A quiet moment taken through the glass of the coop door of Ginny, our Golden Laced Wyandotte
The first eggs are beginning to arrive.
A couple of weeks ago, I caught Ginny, our Golden Laced Wyandotte in the nesting box. Sure enough as suspected, she was laying an egg. For the past week, we have had a fresh egg from her each day. A beautiful dark brown warm golden orb, tiny in size.
Yesterday, while cleaning up and raking the leaves in the yard, I discovered that another hen had begun to lay. I heard the egg song and upon investigation, someone laid a light brown egg. I think it was Lucy. It’s hard to tell because it seems that a few of the new girls are practicing.The younger ones sneak into the coop and explore the nesting boxes. They investigate all that are available. They pop in and they pop out, scratch in the shavings, bury the fake wooden eggs, and make a complete and utter mess. Although there are 12 nesting boxes, there are clearly three favorites.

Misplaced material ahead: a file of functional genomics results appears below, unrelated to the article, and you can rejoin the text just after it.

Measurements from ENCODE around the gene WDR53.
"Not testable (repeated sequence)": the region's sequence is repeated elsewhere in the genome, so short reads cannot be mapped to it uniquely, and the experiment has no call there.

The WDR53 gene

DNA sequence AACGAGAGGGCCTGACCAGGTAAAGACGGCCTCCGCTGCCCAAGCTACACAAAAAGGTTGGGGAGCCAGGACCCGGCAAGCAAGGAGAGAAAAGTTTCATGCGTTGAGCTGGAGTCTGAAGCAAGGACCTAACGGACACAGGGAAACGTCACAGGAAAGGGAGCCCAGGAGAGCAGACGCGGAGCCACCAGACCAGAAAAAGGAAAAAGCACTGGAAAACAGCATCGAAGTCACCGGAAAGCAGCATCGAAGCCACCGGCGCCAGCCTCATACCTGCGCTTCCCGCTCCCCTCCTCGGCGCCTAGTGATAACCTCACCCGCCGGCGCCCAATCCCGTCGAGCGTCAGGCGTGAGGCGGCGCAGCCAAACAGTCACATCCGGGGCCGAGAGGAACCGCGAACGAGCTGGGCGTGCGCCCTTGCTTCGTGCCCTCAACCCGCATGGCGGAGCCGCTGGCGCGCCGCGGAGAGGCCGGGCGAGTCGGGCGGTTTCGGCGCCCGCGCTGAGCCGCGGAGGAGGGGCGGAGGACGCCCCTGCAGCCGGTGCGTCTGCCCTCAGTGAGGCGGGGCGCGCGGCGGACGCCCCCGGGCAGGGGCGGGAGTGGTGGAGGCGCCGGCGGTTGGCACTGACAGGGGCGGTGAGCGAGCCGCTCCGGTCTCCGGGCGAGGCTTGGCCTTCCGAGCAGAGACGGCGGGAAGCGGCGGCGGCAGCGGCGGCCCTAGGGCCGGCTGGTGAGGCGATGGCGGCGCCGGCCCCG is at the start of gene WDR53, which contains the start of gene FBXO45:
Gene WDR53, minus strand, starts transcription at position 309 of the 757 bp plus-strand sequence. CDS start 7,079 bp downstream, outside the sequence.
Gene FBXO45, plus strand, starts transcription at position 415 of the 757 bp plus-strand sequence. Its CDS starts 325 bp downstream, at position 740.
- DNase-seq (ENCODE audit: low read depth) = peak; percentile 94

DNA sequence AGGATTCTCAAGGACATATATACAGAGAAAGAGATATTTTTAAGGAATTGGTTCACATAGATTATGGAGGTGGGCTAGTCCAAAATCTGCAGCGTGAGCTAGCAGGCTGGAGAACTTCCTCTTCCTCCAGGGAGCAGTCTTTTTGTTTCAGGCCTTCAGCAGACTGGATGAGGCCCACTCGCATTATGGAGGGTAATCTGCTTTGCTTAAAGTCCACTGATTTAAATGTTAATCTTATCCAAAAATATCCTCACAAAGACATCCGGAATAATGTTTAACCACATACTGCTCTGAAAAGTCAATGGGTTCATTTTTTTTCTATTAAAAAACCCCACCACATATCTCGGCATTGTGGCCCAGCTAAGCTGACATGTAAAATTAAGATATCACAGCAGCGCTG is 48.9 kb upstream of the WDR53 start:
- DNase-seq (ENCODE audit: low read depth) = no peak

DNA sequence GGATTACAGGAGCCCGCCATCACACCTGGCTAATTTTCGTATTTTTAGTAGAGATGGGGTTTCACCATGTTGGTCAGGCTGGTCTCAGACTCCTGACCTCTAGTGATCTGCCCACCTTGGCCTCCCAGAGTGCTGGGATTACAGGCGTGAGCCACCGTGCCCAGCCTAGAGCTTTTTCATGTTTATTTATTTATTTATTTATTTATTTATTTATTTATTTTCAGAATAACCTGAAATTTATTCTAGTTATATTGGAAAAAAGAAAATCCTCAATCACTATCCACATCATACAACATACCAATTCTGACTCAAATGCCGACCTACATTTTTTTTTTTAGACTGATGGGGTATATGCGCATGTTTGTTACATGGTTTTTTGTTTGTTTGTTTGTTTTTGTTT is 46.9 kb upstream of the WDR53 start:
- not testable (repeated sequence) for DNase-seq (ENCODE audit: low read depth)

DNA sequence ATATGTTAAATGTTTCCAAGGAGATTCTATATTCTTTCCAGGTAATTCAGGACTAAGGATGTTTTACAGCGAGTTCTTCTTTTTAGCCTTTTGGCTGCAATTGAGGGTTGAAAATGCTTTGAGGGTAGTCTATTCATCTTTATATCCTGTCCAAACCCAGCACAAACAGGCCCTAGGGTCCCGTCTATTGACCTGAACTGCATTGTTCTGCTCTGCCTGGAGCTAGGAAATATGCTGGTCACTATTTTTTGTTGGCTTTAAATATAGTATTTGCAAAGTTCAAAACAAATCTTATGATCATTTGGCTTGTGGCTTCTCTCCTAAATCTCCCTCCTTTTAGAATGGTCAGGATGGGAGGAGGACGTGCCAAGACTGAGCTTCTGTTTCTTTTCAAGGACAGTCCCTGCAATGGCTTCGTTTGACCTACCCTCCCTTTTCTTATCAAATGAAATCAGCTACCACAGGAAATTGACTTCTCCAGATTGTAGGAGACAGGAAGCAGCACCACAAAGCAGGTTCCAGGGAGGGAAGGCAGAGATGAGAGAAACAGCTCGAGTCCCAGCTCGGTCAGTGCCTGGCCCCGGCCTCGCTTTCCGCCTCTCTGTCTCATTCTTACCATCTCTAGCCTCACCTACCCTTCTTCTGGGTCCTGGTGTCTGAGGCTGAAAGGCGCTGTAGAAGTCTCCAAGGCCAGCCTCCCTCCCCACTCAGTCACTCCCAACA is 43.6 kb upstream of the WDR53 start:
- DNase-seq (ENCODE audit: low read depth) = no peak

Ginny’s beautiful tiny egg.
The girls are now 25 weeks old. The larger the breeds the longer they will take to lay. I can remember when Sunshine and Oyster Cracker, our two Buff Orpingtons began to lay years ago. They didn’t lay until they were six months old. They were so worth the wait!
It is amazing no matter how long one keeps chickens, discovering fresh eggs in the nesting boxes never gets old. In fact, I still feel a sense of excitement and discovery with each beautiful egg. This year we also added Easter Eggers to the flock. The color of their eggs is always a mystery. Who knows if they will lay blue, pink, or green?When hens first begin to lay, their eggs are smaller in size. As they continue to lay over the next few months, their eggs will gradually begin to increase in size until they have reached their regular size.
I don’t mind tiny eggs. I don’t worry about the color. I am just looking forward to the return of regularly laid fresh chicken eggs. Like snowflakes, they are all different and all beautiful. Inside they are all the same. Over the years I have come to realize that it’s the tiniest of things in life that bring me the greatest joy. Sometimes you have to seek them out. They are not always easy to see despite them being right in front of you all along.